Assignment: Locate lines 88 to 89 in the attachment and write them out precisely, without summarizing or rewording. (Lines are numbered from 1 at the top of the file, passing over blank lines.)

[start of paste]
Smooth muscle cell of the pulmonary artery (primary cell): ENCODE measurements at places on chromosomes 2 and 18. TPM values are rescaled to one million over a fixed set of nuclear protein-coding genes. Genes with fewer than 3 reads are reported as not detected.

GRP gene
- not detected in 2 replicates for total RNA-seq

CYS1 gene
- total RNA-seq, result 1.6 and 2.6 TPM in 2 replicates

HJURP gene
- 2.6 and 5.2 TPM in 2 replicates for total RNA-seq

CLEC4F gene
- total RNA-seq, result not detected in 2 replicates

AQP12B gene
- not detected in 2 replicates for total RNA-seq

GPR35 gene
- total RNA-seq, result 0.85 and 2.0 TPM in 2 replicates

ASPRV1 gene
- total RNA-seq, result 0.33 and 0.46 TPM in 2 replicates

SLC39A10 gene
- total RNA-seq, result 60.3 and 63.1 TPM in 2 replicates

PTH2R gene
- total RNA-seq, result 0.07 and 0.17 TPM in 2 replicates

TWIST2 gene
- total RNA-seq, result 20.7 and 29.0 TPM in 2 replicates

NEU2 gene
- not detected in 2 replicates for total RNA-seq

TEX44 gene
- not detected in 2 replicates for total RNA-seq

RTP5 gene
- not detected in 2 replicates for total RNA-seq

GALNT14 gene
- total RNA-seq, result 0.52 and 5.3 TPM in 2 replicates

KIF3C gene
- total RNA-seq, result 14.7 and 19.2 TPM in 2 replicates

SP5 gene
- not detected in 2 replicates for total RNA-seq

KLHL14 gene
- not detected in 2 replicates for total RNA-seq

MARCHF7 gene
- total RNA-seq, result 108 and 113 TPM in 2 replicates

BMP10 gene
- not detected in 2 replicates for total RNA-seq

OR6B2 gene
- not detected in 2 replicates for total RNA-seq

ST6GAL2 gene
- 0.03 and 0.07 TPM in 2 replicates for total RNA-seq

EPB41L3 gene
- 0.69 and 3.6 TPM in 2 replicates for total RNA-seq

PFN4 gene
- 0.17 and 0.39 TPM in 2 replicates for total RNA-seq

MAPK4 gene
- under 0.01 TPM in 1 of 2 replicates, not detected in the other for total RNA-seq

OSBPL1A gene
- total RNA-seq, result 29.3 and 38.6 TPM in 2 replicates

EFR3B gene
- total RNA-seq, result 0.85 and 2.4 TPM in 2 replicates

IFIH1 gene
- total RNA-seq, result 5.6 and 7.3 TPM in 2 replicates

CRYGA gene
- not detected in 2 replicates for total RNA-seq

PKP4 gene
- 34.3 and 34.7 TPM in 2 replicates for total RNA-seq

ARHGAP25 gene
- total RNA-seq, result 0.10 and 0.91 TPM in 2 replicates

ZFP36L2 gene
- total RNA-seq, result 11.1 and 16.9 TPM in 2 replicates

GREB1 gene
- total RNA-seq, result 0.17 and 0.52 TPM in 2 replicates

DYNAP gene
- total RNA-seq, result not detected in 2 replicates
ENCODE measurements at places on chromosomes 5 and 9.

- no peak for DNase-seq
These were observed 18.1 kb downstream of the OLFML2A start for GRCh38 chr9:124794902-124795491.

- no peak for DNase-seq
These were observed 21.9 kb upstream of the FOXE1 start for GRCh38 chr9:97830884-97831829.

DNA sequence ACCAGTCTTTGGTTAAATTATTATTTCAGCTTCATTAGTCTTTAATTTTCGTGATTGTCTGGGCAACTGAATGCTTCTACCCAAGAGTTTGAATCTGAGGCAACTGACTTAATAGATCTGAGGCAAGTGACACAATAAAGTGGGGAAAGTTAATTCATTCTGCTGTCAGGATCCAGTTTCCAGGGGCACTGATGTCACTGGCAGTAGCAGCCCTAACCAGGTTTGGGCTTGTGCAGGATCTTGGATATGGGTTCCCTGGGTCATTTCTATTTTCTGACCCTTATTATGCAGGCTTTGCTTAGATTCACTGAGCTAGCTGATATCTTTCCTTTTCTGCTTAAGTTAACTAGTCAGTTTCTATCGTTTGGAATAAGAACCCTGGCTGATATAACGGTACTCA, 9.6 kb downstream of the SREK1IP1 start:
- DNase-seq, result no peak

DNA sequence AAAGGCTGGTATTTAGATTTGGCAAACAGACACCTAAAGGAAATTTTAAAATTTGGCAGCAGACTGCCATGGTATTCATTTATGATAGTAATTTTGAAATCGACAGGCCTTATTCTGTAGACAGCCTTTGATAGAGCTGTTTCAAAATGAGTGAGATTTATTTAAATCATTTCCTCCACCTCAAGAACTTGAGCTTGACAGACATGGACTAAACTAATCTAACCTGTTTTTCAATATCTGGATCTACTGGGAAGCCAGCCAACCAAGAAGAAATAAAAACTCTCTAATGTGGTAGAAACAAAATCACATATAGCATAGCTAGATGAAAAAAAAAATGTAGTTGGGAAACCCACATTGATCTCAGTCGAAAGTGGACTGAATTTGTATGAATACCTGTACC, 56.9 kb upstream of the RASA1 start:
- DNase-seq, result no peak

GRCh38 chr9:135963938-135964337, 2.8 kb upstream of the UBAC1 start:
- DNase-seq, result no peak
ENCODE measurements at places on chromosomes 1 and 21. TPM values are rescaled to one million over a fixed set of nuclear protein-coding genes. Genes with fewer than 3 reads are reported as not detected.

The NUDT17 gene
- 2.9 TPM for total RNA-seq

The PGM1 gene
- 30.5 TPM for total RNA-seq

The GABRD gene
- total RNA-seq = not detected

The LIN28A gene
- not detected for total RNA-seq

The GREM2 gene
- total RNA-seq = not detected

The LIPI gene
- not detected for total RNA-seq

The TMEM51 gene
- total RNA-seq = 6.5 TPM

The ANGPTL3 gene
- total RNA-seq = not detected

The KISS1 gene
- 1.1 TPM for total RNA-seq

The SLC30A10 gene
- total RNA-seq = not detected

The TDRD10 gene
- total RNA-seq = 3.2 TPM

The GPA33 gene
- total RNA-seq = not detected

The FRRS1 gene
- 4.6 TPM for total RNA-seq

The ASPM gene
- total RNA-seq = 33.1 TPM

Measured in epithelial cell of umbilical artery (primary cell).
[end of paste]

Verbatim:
The GREM2 gene
- total RNA-seq = not detected